The factory was reopened, workers came back and production was doubled. It implemented price increases which did not affect the sales. Viswanathan brought in more professionals, introduced controls and started setting targets. Within two months, the company started picking up.
By 1981, the company had wiped out its losses. Couple of years down the line it started putting expansion plans in place. It put up a new plant in Ranipet. The government in the throes of opening up the economy was allowing collaborations for two-wheeler models of 100 cc and less. Everybody could see the growth potential in two wheelers. Bizarre as it sounds today, government granted 42 letters of intent to aspiring two wheeler manufacturers.
Enfield decided to go in for the manufacture of 100 cc vehicles, and a 50 cc moped which would be a geared two seater. All through its travails Bullet remained popular. It had been fully indigenised, was upgraded periodically and continued to be bought by the army and the police.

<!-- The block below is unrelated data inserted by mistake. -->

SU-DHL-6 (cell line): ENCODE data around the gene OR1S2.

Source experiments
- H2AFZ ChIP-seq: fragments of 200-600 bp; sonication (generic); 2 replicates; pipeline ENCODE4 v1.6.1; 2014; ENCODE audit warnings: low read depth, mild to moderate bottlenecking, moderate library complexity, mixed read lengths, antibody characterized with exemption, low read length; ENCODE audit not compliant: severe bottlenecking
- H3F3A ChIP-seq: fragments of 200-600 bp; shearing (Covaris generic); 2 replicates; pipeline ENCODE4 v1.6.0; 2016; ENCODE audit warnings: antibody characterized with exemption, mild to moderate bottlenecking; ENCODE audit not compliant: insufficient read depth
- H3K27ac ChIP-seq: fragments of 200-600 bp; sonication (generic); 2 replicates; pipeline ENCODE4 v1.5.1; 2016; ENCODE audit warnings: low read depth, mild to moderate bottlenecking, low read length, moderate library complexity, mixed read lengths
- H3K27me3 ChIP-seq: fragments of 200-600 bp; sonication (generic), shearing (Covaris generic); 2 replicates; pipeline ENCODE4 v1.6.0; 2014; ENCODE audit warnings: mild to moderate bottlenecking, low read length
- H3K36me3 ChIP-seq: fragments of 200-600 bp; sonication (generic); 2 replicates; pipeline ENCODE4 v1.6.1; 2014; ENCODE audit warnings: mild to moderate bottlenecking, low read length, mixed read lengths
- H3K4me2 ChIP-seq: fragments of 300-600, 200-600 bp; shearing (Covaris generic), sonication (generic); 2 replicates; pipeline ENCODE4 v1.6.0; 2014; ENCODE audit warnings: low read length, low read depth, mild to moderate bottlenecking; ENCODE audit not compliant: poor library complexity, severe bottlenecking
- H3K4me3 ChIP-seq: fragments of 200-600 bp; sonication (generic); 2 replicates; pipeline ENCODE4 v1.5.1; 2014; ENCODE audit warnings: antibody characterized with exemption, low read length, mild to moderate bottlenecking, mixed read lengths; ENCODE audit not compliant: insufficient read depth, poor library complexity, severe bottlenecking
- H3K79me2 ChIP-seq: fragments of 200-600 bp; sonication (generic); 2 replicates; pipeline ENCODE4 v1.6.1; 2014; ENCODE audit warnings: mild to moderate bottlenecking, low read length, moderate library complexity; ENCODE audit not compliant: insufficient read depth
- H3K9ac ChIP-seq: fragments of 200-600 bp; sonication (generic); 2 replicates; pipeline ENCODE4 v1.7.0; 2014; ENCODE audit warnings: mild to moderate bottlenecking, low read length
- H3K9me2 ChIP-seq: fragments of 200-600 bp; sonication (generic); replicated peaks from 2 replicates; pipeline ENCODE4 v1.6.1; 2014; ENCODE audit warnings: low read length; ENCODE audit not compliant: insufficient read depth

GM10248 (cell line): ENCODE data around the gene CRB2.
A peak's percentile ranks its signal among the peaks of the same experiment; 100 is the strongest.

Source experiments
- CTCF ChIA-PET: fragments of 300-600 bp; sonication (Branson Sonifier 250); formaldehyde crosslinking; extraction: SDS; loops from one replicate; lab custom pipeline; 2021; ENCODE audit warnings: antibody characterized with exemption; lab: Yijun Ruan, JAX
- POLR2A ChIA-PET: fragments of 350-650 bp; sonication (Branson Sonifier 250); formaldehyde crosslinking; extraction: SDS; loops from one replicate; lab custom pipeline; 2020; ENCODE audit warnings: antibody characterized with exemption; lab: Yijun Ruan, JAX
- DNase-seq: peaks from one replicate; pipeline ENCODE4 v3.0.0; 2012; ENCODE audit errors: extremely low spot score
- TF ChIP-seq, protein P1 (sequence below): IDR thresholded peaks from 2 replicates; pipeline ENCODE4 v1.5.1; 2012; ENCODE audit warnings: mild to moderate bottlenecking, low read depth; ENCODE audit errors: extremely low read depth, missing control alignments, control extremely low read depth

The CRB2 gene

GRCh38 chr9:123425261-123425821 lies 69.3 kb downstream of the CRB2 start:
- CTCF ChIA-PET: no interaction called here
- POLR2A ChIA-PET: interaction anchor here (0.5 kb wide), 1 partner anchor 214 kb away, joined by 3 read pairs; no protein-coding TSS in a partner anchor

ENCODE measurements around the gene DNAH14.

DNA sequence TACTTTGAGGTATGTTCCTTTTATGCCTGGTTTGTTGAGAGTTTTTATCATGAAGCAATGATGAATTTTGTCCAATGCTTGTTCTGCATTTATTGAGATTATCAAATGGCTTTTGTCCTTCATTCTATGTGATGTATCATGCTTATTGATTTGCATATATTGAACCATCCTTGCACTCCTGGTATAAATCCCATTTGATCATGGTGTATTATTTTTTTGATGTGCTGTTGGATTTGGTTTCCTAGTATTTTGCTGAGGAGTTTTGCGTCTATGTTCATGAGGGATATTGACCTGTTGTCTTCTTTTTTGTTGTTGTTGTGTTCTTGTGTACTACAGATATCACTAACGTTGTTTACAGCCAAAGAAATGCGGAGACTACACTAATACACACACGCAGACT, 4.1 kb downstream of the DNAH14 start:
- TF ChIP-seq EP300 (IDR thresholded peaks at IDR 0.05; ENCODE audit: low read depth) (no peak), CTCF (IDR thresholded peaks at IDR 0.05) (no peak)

As a part of the revival plans Viswanathan went in for a technical collaboration with Zundapp of Germany. The company introduced 50 cc models, Explorer and Silverplus based on Zundaap technology . Some of the parts came from Zundaap. These proved to be popular particularly the Explorer. But by 1985, Enfield started facing problems again as two wheeler sales started slowing down in the country. To make matters worse, Zundaap shut down in Germany in 1984 earlier than Enfield anticipated. This meant that the company lost its initial advantage and could not produce the vehicles in the right quantity, at the right time, with the right quality. Enfield had passed up the offer to take over Zundapp which on hindsight was a mistake.
Starting from 1987, the entire 2 wheeler industry was in the doldrums. Enfield hit a new low in sales. The company ended the year in losses. Viswanathan remained optimistic. He hoped to bounce back in a couple of years as he managed once again get help from the financial institutions, banks and Tamil Nadu government.